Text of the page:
16. My son has an Aug 30 birthday on a Sept 1 cutoff. I had never considered holding him back or even heard of it. My husband was soon persuaded by his friends from our private school where this is very popular that we should definitely hold him back. He was bright, social, had a better attention than most adults I know, and definitely ready for formal school. I enrolled him on time in K4. My husband and friends and teachers and stranger still give me grief about it. He loves school, he has lots of friends, he does great, but even his kindergarten teacher says I should hold him back solely based on his birth month. She says he is at the top academically and socially. The only thing she come up with, because she says he is very mature for his age, was that she has to tell him directions more than once when he should get it the first time. I asked if that was the only thing should we really hold him in Kindergarten again. She said that it would be easier for him if we did and he would be bigger for sports and he would drive sooner. Saying it would be easier, is like saying that I should have taken 11 th grade general math instead of calculus because it is easier and I would be assured an A. Challenging myself with Calculus made me work harder and better prepared me for college. I see the trend of wanting to make life easy in the parents that I talk to as well. They don’t want their kids to struggle. I think they run the risk of raising bored kids who run away from a challenge because they are used to everything being easy. I don’t know about sports. I don’t want my child to play football and there is no advantage in soccer and tennis according to Malcolm Gladwell, who, by the way, has a BA in history and is not really qualified to draw conclusions on scientific data. There is more data that says there is no advantage. Up until recently, the social sciences were thought not to use sound scientific research in their studies. These studies he touts are over a broad range of socioeconomic backgrounds, mostly public schools. It is like comparing apples to oranges to compare a girl with a single Mom in an inner city school to a boy with highly educated professional parents at the best private school in the state. Even Malcolm Gladwell said that these affluent white educated parents aren’t going to see the same benefits from red shirting as a poor, underrepresented minorities. However, how do I ignore the experience of parents and educators who say all Aug boys should be held back no matter what, for some scientists who have what I would call fuzzy data with too many variables.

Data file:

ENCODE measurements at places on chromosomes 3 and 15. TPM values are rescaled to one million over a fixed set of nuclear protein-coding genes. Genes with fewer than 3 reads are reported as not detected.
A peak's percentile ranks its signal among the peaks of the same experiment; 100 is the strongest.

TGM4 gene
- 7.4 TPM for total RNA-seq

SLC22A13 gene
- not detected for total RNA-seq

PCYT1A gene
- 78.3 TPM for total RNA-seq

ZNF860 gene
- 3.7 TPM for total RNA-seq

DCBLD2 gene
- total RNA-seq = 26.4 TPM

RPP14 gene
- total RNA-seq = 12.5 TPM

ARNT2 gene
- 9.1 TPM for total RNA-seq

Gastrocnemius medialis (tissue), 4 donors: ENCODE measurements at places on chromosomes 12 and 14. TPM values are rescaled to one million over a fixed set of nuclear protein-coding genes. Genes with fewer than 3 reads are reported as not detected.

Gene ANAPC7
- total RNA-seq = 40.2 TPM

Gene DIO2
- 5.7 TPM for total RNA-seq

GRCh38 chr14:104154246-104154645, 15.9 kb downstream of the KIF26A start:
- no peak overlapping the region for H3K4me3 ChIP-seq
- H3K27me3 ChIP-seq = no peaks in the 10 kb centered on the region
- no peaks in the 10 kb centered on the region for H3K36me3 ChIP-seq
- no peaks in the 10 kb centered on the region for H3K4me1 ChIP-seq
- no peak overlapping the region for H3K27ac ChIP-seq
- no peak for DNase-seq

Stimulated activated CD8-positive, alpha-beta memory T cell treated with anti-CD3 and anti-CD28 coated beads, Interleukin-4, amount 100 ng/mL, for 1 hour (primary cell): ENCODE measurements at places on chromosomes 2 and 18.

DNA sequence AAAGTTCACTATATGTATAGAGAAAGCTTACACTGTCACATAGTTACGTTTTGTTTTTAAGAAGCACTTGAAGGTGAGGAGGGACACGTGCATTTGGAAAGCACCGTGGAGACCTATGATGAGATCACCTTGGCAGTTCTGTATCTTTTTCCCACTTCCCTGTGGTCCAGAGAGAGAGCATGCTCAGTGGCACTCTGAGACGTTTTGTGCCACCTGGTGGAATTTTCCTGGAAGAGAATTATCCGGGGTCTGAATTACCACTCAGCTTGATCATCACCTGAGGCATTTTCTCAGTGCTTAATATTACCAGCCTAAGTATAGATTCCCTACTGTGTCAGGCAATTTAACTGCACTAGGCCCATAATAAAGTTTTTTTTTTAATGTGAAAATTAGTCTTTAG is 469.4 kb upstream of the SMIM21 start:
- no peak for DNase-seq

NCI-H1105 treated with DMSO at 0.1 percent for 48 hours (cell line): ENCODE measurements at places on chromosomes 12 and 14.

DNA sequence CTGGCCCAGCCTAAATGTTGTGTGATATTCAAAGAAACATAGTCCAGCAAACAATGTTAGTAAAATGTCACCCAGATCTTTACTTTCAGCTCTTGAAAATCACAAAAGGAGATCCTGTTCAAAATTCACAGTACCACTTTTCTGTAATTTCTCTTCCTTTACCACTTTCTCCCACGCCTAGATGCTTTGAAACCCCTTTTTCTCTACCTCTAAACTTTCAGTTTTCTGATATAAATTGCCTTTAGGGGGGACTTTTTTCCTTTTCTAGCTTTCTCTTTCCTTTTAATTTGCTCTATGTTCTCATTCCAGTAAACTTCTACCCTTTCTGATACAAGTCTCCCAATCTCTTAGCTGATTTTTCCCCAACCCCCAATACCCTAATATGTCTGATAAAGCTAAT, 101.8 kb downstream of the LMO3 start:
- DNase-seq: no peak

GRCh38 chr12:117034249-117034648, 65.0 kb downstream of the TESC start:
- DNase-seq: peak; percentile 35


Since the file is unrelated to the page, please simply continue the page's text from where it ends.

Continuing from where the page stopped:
17. We have been struggling with this…Our daughter’s birthday is Oct. 26, so she just makes the current California cut off of Nov. 1st. At first we were going to send her to Transitional Kindergarten, because we were worried about her being the youngest in Kinder, but didn’t want her to be bored in preschool…..but the Governor has proposed to wipe out the program, therefore our district has done away with plans to move forward with it. However…all along our daughter’s preschool teachers have been telling us she is more than ready for Traditional Kindergarten. We have now gone ahead and enrolled her, and infact had her assessed at a private school, which we just found out she got into (we are going to go public however, as we also lotteries into a great school). What I learned is that my daughter is more ready than I am! She wants to go to Kindergarten, and her teachers know she is is me who is afraid to take this next step in her life, and it is me who has to get over it and have some faith in her! (also not be pressured into holding her just because it appears to be a trend).
    My son on the other hand, was born Sept. 2nd, and will miss the new cut off by one day (which will be Sept. 1 his year). We will have no choice but to have him start school when he is almost 6. He is in the 95% for his height, so I worry that he will be a giant towering over his peers…although, I suppose he will be in class with red shirted fall birthday children I am sure.
    So my children will be 2 years apart in age, but 3 years apart in school!

  18. I “redshirted” my oldest son, after much going back on forth on the matter. His pre-K 4 and Kindergarten teachers at the preschool made it well known that he was “way behind” academically. He was the youngest in his class. His speech therapist whose opinion I had come to trust over the year she saw him, felt that it would be good for his self-esteem. So, when it came time for him to attend the public school, I simply registered him for Kindergarten & not First Grade. Since then, he has more than kept up academically. Socially, I still think he is behind, even when his peers are younger. Would I have done things differently? I don’t know. Looking back I feel that his pre-school was not a good fit for him and that caused him to be a bit withdrawn. Of course, I can only see this now that I have two more children who have had completely different experiences (at different schools). I never considered holding him back to give him an advantage. The decision was made solely for his individual benefit. I always felt that he was smart enough to catch up academically; I just did not want his self-esteem to suffer as a result of that struggel.